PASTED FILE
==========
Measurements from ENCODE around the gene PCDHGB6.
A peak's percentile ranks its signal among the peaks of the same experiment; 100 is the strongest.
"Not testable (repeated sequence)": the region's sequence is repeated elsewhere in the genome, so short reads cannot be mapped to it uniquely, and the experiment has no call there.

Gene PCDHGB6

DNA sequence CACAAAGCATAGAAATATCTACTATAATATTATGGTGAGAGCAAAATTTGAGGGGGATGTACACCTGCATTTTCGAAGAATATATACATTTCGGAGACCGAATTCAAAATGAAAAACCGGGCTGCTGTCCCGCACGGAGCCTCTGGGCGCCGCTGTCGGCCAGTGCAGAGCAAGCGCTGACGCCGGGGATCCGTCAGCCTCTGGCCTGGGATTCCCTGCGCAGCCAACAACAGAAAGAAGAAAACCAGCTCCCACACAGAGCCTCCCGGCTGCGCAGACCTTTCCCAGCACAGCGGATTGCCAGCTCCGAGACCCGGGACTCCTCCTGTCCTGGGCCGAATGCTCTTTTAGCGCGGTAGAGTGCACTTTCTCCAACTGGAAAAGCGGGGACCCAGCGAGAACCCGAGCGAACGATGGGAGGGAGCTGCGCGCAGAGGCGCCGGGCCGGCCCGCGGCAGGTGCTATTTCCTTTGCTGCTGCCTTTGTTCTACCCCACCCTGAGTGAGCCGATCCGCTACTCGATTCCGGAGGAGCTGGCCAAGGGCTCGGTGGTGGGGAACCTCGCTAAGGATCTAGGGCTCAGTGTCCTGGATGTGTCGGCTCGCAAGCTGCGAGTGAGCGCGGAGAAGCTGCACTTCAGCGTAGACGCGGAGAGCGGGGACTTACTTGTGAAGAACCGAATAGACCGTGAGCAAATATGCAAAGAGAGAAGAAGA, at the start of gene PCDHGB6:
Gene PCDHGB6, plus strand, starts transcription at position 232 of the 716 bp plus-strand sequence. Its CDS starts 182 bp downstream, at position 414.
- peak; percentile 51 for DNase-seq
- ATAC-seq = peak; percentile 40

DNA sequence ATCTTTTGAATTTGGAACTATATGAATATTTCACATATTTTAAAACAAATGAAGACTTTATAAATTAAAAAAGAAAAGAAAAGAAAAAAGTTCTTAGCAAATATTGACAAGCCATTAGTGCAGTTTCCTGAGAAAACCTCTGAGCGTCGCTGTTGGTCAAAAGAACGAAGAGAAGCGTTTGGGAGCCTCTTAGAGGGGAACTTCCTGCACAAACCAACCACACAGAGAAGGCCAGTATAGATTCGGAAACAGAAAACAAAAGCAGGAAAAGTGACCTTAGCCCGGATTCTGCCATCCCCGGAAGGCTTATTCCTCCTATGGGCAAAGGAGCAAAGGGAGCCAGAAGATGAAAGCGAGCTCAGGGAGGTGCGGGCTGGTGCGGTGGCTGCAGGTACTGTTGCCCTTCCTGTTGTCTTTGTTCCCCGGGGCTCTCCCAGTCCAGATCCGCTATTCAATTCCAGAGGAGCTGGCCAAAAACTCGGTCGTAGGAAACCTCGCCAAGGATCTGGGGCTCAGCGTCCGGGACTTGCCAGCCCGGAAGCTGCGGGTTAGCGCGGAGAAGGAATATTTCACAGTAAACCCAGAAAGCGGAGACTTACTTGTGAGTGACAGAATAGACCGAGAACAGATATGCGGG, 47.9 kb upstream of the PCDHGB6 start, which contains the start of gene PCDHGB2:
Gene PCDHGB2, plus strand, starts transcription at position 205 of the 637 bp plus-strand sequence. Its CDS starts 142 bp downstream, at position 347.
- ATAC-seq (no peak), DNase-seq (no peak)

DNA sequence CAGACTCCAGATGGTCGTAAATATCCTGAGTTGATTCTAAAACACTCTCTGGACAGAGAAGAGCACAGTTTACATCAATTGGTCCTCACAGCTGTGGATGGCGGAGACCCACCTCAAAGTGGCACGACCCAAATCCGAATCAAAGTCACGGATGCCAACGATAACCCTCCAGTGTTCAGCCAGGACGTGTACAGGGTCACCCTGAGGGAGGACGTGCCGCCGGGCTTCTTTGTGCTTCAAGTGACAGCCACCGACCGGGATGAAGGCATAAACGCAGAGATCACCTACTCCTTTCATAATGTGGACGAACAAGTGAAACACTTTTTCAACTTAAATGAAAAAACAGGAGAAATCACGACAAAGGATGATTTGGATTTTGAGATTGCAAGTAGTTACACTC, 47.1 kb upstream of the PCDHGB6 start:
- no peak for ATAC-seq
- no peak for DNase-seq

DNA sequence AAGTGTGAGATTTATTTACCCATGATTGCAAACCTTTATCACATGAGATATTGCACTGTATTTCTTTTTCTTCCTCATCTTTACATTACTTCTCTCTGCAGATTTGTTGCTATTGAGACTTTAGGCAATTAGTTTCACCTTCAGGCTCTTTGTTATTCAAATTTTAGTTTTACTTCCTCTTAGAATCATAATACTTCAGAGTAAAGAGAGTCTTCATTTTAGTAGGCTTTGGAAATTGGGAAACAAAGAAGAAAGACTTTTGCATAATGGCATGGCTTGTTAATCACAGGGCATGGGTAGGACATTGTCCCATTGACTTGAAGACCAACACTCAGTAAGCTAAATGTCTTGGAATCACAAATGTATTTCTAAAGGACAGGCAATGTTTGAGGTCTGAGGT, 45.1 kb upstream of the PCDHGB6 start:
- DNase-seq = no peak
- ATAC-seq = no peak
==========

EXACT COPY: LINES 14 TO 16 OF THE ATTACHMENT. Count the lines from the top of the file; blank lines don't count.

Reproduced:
- no peak for DNase-seq

DNA sequence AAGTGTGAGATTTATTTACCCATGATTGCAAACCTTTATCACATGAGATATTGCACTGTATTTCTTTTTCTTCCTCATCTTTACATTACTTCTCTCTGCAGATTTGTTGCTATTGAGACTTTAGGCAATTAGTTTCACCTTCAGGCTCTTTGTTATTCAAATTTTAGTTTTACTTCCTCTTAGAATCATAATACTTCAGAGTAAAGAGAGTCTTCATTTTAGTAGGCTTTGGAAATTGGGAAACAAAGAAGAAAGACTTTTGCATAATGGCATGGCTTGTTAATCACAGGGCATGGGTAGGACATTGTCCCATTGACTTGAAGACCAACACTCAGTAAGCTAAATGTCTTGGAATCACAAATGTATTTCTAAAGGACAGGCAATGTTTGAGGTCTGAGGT, 45.1 kb upstream of the PCDHGB6 start:
- DNase-seq = no peak